Historical And Theological Studies: Using Reason by Faith -- By: K. Scott Oliphint
WTJ 73:1 (Spring 2011) p. 97
Historical And Theological Studies: Using Reason by Faith
K. Scott Oliphint is Professor of Apologetics at Westminster Theological Seminary. This article is a revised version of a paper presented in June 2009 at the “Conference on Faith and Reason,” Wuhan University, China.
In the West and since the Enlightenment, discussions of faith and its relationship to reason have been, more or less, dominated by a Kantian paradigm. Without going into the knotty details of whether or not the paradigm itself is a faithful representation of Kant’s views, the influence of this paradigm is beyond doubt. Perhaps one quote from Kant will help set the contours of this paradigm, as well as summarize it. In the third part of his Critique of Pure Reason, speaking of transcendent ideas, Kant notes the following:
They [transcendent ideas] then no longer serve only for the completion of the empirical employment of reason—an idea [of completeness] which must always be pursued, though it can never be completely achieved. On the contrary, they detach themselves completely from experience, and make for themselves objects for which experience supplies no material, and whose objective reality is not based on completion of the empirical series but on pure a priori concepts. Such transcendent ideas have a purely intelligible object; and this object may indeed be admitted as a transcendental object, but only if we likewise admit that, for the rest, we have no knowledge in regard to it, and that it cannot be thought as a determinate thing in terms of distinctive inner predicates. As it is independent of all empirical concepts, we are cut off from any reasons that could establish the possibility of such an object, and have not the least justification for assuming it. It is a mere thought-entity.1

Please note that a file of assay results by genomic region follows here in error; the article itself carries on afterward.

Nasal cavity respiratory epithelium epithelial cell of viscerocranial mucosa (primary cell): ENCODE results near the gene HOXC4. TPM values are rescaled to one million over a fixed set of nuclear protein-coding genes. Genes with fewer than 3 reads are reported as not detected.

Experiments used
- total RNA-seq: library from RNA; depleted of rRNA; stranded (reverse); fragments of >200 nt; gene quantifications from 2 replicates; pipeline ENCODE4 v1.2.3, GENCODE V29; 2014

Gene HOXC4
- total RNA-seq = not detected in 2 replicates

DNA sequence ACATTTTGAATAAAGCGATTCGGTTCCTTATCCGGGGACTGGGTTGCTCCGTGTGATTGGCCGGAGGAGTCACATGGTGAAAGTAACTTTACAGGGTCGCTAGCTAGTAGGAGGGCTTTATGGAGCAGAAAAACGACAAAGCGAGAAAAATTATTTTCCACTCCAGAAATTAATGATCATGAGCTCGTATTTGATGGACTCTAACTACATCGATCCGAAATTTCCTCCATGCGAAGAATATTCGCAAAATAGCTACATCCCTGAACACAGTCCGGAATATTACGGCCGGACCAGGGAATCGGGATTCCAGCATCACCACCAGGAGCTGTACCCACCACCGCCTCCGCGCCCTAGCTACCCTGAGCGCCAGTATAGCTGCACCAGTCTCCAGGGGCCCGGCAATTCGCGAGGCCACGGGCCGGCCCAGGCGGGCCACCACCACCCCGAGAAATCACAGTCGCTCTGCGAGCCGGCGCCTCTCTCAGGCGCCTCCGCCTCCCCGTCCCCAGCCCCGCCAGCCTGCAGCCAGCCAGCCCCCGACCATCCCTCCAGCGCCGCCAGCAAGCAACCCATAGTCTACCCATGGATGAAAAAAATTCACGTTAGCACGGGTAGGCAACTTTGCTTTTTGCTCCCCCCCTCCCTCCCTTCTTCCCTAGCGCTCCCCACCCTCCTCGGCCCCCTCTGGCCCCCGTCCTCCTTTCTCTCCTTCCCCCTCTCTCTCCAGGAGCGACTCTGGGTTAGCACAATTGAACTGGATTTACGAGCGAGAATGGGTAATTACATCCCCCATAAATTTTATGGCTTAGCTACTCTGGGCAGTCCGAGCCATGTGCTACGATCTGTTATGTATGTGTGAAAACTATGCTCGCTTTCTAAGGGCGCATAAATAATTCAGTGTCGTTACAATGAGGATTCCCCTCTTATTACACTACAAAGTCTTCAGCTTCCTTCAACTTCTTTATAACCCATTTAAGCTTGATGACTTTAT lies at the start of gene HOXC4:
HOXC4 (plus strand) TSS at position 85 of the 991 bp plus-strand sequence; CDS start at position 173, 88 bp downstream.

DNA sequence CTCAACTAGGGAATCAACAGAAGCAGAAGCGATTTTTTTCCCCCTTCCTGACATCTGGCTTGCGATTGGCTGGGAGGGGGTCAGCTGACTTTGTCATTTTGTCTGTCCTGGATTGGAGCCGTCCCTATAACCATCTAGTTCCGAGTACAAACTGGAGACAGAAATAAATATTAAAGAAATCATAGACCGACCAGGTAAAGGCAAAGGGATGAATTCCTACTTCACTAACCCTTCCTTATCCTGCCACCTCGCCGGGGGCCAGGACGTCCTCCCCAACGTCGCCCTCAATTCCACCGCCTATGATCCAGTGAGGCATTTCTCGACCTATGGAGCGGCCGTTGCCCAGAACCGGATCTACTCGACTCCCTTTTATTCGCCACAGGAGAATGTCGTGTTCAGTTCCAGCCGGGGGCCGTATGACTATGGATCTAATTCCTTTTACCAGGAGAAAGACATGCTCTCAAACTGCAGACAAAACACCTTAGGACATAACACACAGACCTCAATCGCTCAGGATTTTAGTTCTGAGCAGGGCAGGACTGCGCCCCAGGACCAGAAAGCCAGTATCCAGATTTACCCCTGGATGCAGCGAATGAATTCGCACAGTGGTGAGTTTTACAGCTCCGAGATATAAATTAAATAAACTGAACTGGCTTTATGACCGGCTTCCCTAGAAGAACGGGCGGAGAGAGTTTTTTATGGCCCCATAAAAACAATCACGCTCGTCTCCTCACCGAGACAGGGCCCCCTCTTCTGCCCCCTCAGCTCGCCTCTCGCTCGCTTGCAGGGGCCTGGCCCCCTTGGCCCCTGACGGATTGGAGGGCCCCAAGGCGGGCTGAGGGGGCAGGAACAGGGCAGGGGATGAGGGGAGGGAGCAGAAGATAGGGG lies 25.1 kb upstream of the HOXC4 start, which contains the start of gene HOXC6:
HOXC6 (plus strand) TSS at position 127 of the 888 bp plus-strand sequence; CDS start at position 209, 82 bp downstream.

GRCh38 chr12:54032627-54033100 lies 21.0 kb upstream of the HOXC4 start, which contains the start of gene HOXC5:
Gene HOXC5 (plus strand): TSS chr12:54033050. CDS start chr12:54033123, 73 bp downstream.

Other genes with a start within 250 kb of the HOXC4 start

“A mere thought entity”—such is the way most would view any notion of faith and religion, especially when it comes to any concept or idea of God. If one claims to have such an idea, it is automatically assumed that it is had without any empirical evidence whatsoever, and that holding such a notion can only be justified on the basis of the subject alone. That is, it goes without saying, given Kant’s influence, that such notions can have no objective, or empirical, basis. They cannot be, therefore, knowledge claims; they can only be had by faith. Thus, we can see the impact of Kant’s now famous dictum in the Preface to the second edition of his Critique: “I have therefore found it necessary to deny knowledge in order to make room for faith.”
WTJ 73:1 (Spring 2011) p. 98
With this paradigm firmly intact...
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